Republicans and Democrats have fought for years about how to overhaul outdated immigration laws, and the battle has become even more polarized since 2016 when Trump ran for office on a pledge to build a wall on the southern U.S. border to keep out migrants entering the country illegally. A White House spokesman did not respond to requests for comment on the speech.
Trump's son-in-law Jared Kushner and White House hardline immigration adviser Stephen Miller were on Capitol Hill on Tuesday talking to senators about Trump's plans. But on another track, he said, "You need to deal with the magnets and loopholes in the law that entice people to come who want to get caught".
"I don't think it's created to get Democratic support as much as it is to unify the Republican Party around border security", Graham said.
Graham told reporters he was prepared to work with Democrats on moving the bill in Congress, including other immigration-related goals Democrats are pursuing.
"I think the president feels, and rightfully so, that politically speaking, no lowering of the number, or raising of number - keeping a steady number - is probably the safe doable space that they are searching for".
"If we do these four things, then the incentives created by our laws will cease to exist, this humanitarian disaster will begin to fix itself and I am willing to sit down with Democrats and find a way to address the underlying problem in Central America", he said.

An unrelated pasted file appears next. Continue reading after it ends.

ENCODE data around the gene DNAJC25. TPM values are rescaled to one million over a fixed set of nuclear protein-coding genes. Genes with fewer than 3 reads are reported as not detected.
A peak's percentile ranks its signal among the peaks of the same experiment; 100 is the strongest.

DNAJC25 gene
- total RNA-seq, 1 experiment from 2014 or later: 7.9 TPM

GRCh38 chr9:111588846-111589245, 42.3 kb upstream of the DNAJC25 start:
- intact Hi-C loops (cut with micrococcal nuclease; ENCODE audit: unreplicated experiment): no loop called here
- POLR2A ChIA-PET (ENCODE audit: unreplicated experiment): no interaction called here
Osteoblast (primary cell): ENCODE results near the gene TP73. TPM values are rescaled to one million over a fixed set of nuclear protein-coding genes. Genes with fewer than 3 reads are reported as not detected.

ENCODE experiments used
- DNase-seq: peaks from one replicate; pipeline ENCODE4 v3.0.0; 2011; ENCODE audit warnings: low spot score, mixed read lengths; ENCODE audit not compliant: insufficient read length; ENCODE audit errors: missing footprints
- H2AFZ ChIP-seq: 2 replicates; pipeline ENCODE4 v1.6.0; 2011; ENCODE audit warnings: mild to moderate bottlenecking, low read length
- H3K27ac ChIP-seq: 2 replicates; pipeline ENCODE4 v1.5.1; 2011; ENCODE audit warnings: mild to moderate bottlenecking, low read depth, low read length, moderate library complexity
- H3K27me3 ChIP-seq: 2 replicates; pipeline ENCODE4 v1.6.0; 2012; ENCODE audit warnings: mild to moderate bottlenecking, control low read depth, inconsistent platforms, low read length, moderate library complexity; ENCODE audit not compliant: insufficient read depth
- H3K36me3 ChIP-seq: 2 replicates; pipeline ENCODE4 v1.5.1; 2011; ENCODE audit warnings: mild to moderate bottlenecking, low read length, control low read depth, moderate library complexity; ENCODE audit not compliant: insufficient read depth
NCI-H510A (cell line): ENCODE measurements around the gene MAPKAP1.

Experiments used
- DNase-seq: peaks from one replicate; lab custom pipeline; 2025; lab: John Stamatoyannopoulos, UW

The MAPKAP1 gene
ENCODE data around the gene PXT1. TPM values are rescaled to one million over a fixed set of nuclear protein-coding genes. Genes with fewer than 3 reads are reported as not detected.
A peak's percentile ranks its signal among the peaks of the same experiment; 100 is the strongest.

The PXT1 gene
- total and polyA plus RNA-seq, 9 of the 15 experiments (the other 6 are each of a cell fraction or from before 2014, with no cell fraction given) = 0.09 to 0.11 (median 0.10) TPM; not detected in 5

Mark Krikorian, executive director of the Center for Immigration Studies, which advocates for lower immigration rates, applauded a "very positive effort" on legal immigration, but said it was "undermined by the embrace of the current very high level of immigration".
"If the president botches this, it could cost all Republicans dearly in 2020", Vaughan said.
He said the border needs to be secured "so that people can't cross illegally if they are trying to avoid detection". The plan also does not include provisions to help farmers and other seasonal employers obtain more guest workers.
The plan does not address what to do about the millions of immigrants already living in the country illegally, including hundreds of thousands of young "Dreamers" brought to the U.S.as children - a top priority for Democrats.
Lisa Koop, director of legal services at the National Immigrant Justice Center, also criticized the various planks of the proposal, including its failure to address those brought to the USA illegally as children who are now protected from deportation by the Deferred Action for Childhood Arrivals policy, or DACA, which Trump has tried to end.